I have met James Chimombe’s son Freddie three times. The first time he came to give me a story about how the Zimbabwe Music Rights Association (Zimura) had ripped him off.
The other two times was when I did a story about him the first time he went to stay in the squatter camp at Hopley. By then he had just started feeling unwell.
I first passed by his mother’s house in Jerusalem section of Highfield where I met his sisters. It was also during the time when Diana Samkange had goosened up James Chimombe’s song.
The family was very bitter about it. I felt bad too that I had given Diana Freddie’s contact details when she was working on the song.
Freddie’s mother, who had separated from James when he died, said she gets frustrated whenever she watches TV or listen to the radio and hear the songs her ex-husband did.
‘I remember he wrote some of the songs in this house,’ she told me. ‘Now I hear and see people I do not know messing the songs up.’
But I put together James Chimombe’s story from a number of people among them his long time band mate who also blew the legendary sax on all the songs, Daram Karanga.
James started his career as a vocalist with the Mutare-based Pop Settlers before moving to the Harare Mambos. His next stop was a brief stay at Thomas Mapfumo's Acid Band in the early 70s as a lead guitarist then he hopped to the OK Success in the mid-70s alongside Susan Mapfumo and Simon Shumba. It was long before the time when the Chimbetus- Naison and Simon – had the backing of the group at Mushandirapamwe Hotel at Machipisa in Highfield.
At the time, the OK Success that was led by Andrew Ngoyi who had chosen to settle in the country from the Congos embarked on singing songs in Shona. Some of the songs were the OK Success released singles such as Baba VaBhoyi, Sekuru, Amai, Lupwai Abwela, Gore Rakapera and Mudiwa Mary.
It’s not also clear whether James was in the band at the same time with Lovemore Majaivana, Fanyana Dube and Virginia Sillah 9who later joined Harare Mambos).
Daram met James in Chitungwiza when the dormitory town had just been established. At the time, Daram had left Mhangura Mine where together with Thomas Mapfumo they had formed the Hallelujah Chicken Runn Band. When the band disbanded, the guys moved to Chitungwiza where council management contracted them to perform at Chikomo Bar. They were also given houses among other perks.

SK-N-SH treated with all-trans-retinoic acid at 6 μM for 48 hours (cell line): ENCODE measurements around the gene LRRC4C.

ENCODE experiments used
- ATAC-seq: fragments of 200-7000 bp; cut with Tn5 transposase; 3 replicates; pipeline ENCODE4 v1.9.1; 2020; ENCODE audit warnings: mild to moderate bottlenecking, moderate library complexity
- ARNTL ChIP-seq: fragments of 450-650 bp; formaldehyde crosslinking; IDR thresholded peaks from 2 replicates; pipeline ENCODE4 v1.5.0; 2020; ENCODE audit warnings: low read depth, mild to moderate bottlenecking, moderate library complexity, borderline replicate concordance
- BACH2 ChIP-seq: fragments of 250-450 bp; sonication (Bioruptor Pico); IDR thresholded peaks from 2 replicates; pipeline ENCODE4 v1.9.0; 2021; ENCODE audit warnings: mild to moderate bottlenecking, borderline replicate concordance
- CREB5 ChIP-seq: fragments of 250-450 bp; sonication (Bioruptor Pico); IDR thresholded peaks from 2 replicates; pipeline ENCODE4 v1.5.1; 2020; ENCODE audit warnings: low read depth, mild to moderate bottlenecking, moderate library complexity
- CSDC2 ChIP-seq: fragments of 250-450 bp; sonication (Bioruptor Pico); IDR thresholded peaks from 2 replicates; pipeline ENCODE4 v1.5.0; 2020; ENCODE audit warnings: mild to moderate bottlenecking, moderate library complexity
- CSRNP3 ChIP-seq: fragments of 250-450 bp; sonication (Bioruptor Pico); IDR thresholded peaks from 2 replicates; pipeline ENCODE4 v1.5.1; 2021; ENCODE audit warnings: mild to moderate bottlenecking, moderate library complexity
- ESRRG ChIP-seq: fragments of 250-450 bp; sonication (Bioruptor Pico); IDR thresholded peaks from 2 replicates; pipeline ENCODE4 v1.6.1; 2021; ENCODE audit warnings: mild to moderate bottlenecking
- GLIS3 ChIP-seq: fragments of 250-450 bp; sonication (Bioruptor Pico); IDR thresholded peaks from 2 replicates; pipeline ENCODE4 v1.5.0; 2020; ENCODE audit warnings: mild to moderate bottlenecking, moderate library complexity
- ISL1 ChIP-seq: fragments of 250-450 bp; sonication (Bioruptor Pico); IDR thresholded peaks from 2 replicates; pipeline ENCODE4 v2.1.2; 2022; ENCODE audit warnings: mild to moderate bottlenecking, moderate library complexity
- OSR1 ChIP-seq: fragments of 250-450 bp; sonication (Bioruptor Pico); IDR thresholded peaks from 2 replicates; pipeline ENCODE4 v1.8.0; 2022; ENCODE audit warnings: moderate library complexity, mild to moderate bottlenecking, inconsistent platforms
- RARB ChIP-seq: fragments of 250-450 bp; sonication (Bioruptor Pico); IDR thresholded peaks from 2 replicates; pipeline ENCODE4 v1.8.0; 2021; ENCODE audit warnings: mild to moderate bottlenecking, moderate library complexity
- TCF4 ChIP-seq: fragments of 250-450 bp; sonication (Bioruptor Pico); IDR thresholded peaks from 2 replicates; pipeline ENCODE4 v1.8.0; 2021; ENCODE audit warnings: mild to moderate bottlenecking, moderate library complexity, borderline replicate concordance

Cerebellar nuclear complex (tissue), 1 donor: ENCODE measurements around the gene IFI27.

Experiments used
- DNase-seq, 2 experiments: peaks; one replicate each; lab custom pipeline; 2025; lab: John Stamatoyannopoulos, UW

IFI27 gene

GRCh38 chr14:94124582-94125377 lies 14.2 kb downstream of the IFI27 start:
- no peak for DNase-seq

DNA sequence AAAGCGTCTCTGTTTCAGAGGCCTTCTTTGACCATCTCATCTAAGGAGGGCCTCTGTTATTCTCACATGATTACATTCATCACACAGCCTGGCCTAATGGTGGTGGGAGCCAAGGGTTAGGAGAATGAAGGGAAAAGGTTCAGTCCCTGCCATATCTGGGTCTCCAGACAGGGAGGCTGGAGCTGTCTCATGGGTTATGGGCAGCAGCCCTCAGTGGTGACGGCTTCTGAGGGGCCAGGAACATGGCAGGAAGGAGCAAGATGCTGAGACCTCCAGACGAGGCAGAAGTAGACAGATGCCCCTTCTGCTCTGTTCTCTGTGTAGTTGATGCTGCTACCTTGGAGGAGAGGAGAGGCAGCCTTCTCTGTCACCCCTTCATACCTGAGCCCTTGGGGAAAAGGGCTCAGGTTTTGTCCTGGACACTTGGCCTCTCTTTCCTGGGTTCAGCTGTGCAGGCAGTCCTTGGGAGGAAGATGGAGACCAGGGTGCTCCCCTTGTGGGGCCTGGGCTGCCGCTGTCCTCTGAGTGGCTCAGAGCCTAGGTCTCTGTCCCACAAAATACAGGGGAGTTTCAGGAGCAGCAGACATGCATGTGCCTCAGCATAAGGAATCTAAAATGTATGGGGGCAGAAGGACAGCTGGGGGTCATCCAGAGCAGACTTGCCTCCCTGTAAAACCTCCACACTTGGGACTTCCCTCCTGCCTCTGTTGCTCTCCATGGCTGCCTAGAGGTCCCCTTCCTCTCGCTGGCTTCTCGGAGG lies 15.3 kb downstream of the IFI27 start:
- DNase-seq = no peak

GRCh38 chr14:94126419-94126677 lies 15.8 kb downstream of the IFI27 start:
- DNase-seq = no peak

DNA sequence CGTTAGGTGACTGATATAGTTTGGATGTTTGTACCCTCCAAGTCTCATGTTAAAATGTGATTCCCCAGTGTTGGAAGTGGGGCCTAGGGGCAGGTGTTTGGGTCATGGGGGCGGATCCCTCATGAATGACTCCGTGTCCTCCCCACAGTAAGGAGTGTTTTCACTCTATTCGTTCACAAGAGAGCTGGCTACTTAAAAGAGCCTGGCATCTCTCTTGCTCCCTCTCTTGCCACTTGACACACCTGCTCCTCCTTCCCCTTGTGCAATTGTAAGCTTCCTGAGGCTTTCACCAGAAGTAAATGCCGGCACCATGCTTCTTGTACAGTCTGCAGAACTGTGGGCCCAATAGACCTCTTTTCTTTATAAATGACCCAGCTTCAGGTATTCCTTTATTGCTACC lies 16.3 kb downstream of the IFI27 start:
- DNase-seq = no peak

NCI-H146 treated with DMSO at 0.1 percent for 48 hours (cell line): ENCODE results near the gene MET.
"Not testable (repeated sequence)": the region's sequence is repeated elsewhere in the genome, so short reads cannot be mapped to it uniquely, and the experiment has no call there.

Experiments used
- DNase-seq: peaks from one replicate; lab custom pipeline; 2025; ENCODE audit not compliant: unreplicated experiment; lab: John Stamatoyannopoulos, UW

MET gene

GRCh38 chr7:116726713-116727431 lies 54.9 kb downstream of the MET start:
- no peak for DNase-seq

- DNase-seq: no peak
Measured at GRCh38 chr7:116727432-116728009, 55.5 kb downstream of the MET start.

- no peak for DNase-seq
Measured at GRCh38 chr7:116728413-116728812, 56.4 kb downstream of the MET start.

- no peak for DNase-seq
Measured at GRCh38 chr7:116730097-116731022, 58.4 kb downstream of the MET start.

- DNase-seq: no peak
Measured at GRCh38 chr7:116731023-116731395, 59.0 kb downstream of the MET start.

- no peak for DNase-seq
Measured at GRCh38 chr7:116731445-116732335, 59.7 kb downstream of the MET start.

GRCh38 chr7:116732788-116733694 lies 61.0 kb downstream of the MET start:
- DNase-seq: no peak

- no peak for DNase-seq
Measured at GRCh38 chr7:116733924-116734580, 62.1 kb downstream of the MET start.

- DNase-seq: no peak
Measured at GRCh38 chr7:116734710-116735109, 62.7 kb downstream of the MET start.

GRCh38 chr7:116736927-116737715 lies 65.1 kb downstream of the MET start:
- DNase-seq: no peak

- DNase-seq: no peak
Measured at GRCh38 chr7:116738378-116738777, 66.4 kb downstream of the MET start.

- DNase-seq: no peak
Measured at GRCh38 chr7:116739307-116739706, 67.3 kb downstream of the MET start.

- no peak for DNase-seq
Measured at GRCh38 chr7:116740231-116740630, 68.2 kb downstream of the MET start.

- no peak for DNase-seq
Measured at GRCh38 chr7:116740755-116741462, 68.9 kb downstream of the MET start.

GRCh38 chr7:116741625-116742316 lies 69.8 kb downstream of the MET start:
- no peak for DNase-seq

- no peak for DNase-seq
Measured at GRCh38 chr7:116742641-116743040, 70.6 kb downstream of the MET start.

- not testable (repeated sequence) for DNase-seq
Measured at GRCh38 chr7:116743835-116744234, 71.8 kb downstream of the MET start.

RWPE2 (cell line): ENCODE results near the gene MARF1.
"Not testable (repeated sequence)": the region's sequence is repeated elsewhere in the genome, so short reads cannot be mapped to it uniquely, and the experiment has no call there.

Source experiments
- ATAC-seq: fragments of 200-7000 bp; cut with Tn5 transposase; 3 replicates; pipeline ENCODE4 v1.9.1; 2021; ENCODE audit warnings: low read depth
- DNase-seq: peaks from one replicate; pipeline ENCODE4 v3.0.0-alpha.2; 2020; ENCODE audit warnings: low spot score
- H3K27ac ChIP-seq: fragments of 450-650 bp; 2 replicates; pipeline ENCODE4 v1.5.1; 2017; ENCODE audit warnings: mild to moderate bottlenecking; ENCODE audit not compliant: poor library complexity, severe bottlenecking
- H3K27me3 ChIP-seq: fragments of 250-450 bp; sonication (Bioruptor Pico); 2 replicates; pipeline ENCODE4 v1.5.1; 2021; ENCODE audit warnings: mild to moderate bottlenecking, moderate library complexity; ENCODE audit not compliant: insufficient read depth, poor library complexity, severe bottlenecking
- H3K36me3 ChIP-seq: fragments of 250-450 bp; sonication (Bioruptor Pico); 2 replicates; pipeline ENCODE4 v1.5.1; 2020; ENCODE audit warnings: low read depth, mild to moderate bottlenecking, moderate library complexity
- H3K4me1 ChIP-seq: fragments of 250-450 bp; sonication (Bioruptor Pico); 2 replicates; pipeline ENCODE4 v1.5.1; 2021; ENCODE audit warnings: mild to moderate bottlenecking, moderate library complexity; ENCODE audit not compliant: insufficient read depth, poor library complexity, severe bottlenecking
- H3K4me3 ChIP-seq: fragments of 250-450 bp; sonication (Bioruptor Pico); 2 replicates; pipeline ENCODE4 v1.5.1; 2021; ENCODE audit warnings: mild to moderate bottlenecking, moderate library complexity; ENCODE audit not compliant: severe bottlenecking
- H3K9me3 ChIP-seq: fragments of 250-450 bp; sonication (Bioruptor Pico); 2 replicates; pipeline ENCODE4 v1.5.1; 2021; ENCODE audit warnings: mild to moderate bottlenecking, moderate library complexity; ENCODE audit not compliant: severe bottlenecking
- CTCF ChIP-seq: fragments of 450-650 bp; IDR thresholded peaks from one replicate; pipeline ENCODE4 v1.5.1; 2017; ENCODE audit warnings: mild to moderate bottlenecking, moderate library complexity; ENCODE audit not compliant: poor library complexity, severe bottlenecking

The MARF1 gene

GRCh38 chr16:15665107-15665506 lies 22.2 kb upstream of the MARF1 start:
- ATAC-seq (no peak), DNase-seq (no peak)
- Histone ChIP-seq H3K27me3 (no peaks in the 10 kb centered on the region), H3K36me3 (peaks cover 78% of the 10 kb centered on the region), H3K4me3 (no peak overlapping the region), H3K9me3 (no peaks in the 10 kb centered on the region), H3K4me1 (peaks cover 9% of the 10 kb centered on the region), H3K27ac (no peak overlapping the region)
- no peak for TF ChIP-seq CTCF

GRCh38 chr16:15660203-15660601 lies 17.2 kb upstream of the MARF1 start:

But when there was a change of management, the band lost the contract and disbanded. James was working for the council at the time.
In 1983, he befriended Daram and would visit him at his house, “One day, James spoke about forming a band and I agreed to the idea,’ Daram said. ‘Since I knew Paul Mkondo who owned Hideout 99, I approached him with the idea and he too agreed to assist. At the time Safirio had had problems with his band, the Ocean City he had formed after leaving the Great Sounds. The remaining members – Phillip Svosve, Nicholas Himwala and Elias Bokosha - were looking for members. They absorbed us and James became the lead vocalist and main composer. But in 1988 Svosve and others demanded that they should also be allowed to compose and sing their songs,’ recalled Daram.
James, Daram added, refused to let them compose and sing their songs and they left.
“We them formed the Huchi Band since James had acquired his own instruments,’ said Daram who had the opportunity of composing Jikinya and Botswana as well as some chart topping songs which made James very popular.
James who died aged 39 in 1990 was one of the earliest musicians to succumb to Aids. One of his songs, Jemedza, is believed to have been a farewell song.
Most of his songs were about love gone wrong. His beat leaned towards light rumba fused with jiti. He was among some of Zimbabwe’s musicians whose music can safely be coined pop because its popularity.
Apart from Jemedza, James song Kudakwashe which he composed for his son who was born deformed is still a great number.
While he left a rich musical legacy, James did not do so for his family. His son Freddie who took over the band after his father’s death ran it into the ground.
Freddie opened a grocery shop in Goromonzi which did not last. Then he would collect his father’s royalties which he blew.
Daram who had a fight with Freddie over royalties said the young man would buy beer for the fans every time he had a show. Freddie’s career did not last though not because of his illness but mismanagement. He sold some of the equipment and when I interviewed him, Freddie said the late J Masters had some his father’s stuff.